Why grow hazels?
The obvious reason for growing a hazel bush is the delicious nuts. Hazelnut plants can produce food for 80 years! Hazelnut shrubs also make excellent, drought tolerant anchor plants in the landscape. Traditionally, hazels were planted as hedgerows between properties and grazing fields. They were frequently coppiced, or cut to ground level to stimulate new growth, to provide long, slender poles for basket-making and wattle and daub fencing.
Some scientists group the hazels with birch trees, while others claim hazels are their own grouping. All hazels are from the Corylus genus and all of their nuts are edible. Worldwide, there are 14 to 18 species. Only two species are native to North America, with one local variation:
How hazels grow
Unlike most plants, hazelnuts bloom and pollinate in winter. Yellow pollen-crusted catkins release their bounty to the wind, which carries it to tiny red flowers. There, the pollen stays dormant until summer. That’s when the nuts start to form.
Hazels are monoecious, or hermaphroditic, having both male catkins and female flowers on the same plant. Catkins are hanging flower clusters that contain pollen. Hazelnuts are self-infertile, which means you will need more than one plant to produce a crop of edible nuts.
Members of the hazel family are all deciduous. Some are trees and some are suckering shrubs. These suckers can be used to to create new shrubs elsewhere on your property or given to family and friends to start their own. Commercially, the suckers are generally removed and the shrub is trained into a tree form, to make management and harvest easier. What you do with yours is entirely up to you, but it is nice to have options!
How to grow hazelnuts
If you have access to suckers, use them! Otherwise, you can plant nuts in loose soil and water occasionally. Germination rates and speed can be increased by scarification, or scoring the outer layer of the nut. Once seedlings are 12 inches tall, they can be transplanted to their permanent location. They will begin producing nuts in their 3rd or 4th year. These nuts grow in clusters called burrs.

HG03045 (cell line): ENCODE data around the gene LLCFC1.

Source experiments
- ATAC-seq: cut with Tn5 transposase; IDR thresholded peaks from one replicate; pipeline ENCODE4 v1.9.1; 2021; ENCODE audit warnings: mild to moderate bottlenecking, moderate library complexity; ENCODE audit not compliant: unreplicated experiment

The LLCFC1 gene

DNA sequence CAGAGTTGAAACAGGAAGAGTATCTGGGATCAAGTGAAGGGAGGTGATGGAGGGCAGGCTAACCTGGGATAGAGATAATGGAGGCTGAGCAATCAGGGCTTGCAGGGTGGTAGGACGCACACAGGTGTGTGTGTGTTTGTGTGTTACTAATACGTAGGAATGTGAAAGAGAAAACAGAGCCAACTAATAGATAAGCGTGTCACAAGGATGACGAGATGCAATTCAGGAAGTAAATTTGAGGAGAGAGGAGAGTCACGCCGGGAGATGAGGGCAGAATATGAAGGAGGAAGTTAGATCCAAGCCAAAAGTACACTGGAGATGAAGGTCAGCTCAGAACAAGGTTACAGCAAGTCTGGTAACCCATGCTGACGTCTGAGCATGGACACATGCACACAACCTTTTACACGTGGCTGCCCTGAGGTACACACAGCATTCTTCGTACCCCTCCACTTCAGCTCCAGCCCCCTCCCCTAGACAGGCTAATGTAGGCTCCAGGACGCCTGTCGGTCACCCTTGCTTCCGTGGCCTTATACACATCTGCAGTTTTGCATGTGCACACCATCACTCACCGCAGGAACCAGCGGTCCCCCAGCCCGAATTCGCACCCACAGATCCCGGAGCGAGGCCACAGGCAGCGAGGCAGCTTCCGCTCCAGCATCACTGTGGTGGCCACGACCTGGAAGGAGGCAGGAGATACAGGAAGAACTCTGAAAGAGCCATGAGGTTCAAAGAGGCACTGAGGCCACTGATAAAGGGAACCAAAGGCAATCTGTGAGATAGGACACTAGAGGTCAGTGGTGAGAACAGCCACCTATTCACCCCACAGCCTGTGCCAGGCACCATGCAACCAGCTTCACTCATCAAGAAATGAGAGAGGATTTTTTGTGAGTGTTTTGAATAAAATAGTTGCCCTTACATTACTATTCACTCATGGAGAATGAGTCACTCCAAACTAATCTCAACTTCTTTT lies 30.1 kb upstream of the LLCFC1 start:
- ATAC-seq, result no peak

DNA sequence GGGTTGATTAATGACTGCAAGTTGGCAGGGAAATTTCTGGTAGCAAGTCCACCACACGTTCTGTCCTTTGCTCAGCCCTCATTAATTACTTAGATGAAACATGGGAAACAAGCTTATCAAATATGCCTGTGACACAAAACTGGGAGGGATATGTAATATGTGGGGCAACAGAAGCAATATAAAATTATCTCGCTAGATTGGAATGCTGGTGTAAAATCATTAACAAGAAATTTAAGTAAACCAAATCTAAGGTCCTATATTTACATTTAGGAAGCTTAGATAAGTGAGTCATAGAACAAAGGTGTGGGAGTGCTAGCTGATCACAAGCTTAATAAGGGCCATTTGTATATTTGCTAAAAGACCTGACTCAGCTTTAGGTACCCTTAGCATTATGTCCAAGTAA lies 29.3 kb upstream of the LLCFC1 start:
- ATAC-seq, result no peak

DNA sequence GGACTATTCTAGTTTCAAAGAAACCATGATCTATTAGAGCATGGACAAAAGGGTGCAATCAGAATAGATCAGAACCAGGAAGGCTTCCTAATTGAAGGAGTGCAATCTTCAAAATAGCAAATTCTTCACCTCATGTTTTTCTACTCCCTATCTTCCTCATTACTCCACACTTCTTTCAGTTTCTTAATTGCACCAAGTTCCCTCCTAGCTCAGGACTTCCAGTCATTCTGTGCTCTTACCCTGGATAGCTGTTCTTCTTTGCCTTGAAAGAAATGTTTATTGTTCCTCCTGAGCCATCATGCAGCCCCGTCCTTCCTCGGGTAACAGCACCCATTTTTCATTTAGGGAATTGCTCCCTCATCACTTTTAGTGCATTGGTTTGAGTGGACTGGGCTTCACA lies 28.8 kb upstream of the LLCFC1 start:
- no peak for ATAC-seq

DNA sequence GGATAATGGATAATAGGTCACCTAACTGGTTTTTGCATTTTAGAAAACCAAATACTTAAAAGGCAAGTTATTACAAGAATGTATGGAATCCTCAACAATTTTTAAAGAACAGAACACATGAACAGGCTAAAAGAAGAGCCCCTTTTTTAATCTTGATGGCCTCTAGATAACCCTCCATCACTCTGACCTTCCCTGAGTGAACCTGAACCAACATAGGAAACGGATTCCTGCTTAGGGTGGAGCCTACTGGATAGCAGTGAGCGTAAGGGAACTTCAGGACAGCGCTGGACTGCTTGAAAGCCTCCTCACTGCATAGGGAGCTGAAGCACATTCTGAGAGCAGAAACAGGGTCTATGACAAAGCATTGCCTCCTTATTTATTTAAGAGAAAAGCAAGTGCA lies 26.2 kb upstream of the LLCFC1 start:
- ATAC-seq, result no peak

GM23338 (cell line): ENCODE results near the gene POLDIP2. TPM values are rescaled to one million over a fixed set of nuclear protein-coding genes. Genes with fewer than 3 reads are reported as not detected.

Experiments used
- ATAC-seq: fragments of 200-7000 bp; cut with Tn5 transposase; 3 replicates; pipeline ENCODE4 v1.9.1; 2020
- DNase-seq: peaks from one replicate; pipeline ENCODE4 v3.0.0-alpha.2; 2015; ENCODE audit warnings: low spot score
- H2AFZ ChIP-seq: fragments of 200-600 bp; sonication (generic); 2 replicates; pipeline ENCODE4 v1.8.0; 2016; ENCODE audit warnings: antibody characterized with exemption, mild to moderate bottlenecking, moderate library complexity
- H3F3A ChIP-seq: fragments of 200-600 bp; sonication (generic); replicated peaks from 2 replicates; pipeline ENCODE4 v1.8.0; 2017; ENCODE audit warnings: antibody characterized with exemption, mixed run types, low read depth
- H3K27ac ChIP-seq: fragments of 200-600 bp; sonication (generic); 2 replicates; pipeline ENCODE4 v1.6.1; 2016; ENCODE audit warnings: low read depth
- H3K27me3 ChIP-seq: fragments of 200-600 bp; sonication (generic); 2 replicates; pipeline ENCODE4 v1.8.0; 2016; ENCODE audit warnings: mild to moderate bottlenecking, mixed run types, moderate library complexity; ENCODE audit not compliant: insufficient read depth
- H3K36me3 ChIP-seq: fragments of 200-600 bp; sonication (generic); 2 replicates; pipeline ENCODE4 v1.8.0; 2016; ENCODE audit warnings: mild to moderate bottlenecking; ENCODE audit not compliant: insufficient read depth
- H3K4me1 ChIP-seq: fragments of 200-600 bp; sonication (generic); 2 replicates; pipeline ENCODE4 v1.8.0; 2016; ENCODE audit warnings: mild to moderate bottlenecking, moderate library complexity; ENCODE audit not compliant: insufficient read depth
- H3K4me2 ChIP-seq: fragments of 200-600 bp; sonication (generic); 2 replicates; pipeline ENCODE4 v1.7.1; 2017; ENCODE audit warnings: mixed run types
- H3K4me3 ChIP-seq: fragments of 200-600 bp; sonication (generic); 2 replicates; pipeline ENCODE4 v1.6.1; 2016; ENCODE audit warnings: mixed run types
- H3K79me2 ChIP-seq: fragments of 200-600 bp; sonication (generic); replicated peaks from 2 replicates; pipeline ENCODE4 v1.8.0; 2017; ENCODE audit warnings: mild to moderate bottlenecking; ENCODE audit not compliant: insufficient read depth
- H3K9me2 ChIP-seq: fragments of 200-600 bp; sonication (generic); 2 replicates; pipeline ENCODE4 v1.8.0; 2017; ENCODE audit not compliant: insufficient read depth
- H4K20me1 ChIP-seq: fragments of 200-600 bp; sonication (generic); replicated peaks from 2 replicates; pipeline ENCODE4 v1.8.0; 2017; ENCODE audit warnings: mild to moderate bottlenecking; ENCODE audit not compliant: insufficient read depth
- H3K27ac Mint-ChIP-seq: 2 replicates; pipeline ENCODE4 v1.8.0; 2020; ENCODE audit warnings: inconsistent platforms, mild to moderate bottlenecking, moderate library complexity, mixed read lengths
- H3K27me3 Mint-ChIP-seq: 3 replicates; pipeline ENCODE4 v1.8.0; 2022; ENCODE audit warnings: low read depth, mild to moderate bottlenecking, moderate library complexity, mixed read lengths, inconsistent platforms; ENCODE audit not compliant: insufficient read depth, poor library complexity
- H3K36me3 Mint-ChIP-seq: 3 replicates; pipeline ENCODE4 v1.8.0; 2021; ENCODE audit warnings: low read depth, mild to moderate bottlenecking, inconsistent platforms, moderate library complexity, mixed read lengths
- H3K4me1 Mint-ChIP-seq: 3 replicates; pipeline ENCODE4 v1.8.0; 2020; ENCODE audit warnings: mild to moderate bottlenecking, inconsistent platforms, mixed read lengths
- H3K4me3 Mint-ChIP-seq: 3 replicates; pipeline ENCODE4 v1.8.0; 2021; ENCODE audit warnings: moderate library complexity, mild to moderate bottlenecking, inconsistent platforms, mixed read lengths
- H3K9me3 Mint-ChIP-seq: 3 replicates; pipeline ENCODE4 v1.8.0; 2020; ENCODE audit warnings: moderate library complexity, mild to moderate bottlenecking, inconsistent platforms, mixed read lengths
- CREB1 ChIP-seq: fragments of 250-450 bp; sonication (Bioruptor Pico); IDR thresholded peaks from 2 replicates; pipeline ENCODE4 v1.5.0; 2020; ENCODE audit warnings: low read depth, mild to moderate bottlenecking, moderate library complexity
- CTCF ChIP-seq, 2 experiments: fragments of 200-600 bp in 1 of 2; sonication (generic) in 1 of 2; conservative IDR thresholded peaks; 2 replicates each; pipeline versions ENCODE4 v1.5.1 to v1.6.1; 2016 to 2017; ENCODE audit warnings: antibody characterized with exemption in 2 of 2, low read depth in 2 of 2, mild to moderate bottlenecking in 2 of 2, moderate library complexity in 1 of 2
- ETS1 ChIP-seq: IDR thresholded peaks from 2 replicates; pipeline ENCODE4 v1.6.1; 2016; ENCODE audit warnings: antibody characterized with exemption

Hazels are shallow-rooted plants that cannot tolerate soggy ground. They are drought tolerant and require little effort on your part, once they are established. Only during the peak of California summers do they need any irrigation.
Hazelnut pests and diseases
One very serious threat to hazelnuts has kept them from being grown commercially in the Eastern U.S. It is called eastern filbert blight. Our native species are resistant, and some are immune. This disease has recently made its way west to Oregon and California. Pests include bud mites, jay birds, and squirrels. Ads claim that giant eye floating balloons are a good way to keep birds out of fruit and nut trees, but I was unable to find any research that verified those claims.
Hazelnut harvesting begins in autumn, as the leaves and burrs turn brown. Remove nuts from the burrs and lay them out in a single layer, in a protected area, to dry for a few days. Roasting makes it easy to remove the inner paper, which can taste bitter, and it brings out that rich hazelnut flavor that we all know and love!
I hope this information inspires you to grow more of your own food. You can ask your garden questions on my Home page.